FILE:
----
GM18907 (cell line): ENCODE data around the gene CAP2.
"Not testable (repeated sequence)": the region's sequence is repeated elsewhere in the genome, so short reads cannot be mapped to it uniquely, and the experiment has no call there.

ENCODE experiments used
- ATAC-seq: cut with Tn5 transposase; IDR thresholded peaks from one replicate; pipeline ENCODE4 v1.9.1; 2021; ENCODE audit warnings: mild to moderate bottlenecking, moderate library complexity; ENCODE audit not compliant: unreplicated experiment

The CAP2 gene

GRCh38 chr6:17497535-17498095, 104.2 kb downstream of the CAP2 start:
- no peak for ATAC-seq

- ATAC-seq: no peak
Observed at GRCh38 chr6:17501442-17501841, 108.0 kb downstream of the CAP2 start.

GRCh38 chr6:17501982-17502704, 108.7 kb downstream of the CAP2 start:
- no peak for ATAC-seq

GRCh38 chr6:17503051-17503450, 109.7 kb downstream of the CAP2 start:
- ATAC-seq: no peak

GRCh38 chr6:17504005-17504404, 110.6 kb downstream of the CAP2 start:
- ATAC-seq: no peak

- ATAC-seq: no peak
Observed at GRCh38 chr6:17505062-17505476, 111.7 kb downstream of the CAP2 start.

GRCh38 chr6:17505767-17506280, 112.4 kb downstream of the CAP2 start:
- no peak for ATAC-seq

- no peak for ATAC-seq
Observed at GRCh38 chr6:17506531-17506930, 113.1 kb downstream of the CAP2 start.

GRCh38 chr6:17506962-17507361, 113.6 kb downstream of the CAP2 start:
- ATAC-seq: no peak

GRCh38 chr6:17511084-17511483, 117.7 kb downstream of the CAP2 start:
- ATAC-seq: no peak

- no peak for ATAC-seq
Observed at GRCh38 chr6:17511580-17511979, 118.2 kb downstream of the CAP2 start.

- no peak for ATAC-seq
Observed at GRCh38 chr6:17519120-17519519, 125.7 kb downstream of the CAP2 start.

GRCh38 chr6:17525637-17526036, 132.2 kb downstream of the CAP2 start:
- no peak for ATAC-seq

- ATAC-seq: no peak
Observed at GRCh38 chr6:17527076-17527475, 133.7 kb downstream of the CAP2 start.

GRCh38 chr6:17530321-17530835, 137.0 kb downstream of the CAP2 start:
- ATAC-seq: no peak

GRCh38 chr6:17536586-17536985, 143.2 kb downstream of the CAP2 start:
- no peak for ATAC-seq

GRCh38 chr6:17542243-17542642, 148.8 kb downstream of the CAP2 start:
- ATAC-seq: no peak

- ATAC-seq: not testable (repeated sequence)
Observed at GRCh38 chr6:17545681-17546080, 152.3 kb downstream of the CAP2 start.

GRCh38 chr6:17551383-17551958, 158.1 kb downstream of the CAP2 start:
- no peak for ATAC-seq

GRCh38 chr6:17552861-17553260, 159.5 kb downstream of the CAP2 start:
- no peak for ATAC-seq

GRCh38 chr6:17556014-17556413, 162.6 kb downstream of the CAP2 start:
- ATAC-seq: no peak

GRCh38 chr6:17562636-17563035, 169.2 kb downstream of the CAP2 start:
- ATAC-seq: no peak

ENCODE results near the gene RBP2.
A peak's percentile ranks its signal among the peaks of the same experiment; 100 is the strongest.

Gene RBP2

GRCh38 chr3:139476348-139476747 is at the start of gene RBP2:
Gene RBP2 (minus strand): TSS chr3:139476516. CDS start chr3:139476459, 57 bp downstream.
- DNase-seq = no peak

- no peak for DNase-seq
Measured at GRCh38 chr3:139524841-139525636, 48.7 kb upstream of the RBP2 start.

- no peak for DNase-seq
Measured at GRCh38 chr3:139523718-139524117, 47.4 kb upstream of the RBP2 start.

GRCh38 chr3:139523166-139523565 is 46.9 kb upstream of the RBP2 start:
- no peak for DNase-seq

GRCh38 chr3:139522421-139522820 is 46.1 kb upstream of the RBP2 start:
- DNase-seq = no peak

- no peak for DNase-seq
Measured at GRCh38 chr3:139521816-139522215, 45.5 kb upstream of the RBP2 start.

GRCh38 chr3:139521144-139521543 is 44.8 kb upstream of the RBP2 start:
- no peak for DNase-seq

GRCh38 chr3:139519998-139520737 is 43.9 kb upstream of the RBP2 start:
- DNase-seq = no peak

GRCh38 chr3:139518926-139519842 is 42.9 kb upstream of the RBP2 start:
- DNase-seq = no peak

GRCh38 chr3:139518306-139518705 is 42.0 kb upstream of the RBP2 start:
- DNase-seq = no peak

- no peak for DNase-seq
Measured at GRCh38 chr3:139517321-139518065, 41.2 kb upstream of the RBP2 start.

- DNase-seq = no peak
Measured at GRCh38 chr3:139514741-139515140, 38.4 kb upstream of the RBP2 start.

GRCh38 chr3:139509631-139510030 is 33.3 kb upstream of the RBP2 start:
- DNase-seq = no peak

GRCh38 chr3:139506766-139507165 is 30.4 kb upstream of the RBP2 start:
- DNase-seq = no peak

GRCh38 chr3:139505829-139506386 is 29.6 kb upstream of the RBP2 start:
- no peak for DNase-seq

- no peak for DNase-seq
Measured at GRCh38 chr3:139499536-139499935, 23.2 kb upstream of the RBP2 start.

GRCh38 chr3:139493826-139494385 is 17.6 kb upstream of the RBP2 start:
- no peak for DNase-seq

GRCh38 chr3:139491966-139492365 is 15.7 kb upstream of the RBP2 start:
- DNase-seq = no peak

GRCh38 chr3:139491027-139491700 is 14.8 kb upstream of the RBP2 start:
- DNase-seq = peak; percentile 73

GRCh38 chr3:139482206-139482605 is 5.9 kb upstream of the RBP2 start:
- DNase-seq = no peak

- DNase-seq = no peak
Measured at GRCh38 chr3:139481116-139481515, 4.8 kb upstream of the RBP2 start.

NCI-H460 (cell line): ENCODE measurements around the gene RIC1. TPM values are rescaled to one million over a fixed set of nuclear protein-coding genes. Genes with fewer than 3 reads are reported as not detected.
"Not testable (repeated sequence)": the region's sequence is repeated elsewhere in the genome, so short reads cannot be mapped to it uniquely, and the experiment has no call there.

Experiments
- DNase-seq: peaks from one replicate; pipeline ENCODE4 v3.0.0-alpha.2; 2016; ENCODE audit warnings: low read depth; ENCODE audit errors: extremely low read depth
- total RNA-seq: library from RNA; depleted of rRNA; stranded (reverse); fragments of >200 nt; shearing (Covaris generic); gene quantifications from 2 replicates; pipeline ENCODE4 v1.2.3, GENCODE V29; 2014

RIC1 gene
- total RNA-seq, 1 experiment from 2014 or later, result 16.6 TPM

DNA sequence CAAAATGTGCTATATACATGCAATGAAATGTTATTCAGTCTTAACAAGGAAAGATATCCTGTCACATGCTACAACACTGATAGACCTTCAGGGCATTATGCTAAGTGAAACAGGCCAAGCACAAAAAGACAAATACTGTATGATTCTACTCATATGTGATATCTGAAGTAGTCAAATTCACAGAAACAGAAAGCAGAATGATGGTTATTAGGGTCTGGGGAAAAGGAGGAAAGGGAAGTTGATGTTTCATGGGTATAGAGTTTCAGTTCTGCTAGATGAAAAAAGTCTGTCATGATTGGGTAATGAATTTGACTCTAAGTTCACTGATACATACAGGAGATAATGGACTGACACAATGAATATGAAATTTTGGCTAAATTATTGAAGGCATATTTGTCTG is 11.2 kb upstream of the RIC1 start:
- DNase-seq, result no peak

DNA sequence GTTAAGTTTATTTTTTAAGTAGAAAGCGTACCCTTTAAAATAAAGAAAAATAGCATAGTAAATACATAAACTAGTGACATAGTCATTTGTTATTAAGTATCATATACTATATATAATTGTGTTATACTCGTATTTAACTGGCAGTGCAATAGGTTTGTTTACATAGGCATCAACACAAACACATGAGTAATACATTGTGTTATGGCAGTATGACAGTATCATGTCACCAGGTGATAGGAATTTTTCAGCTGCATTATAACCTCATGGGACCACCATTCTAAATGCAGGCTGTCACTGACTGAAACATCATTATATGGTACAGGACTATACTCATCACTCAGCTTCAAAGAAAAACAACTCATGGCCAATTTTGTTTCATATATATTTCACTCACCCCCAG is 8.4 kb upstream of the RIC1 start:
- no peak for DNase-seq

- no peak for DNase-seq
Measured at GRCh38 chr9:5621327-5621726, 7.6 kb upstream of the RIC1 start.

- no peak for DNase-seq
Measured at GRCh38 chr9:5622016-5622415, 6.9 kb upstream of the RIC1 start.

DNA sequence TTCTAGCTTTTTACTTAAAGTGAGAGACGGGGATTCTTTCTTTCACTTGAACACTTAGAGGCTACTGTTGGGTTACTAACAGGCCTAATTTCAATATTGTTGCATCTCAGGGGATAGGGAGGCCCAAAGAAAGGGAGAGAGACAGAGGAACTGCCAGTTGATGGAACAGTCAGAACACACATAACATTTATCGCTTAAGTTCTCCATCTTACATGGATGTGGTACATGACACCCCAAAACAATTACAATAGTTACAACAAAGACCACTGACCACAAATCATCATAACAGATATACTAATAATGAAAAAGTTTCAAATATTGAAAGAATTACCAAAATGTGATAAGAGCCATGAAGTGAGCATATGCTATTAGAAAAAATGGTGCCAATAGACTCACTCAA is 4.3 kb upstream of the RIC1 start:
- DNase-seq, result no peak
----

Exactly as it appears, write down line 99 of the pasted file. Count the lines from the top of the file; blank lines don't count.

- DNase-seq: peaks from one replicate; pipeline ENCODE4 v3.0.0-alpha.2; 2016; ENCODE audit warnings: low read depth; ENCODE audit errors: extremely low read depth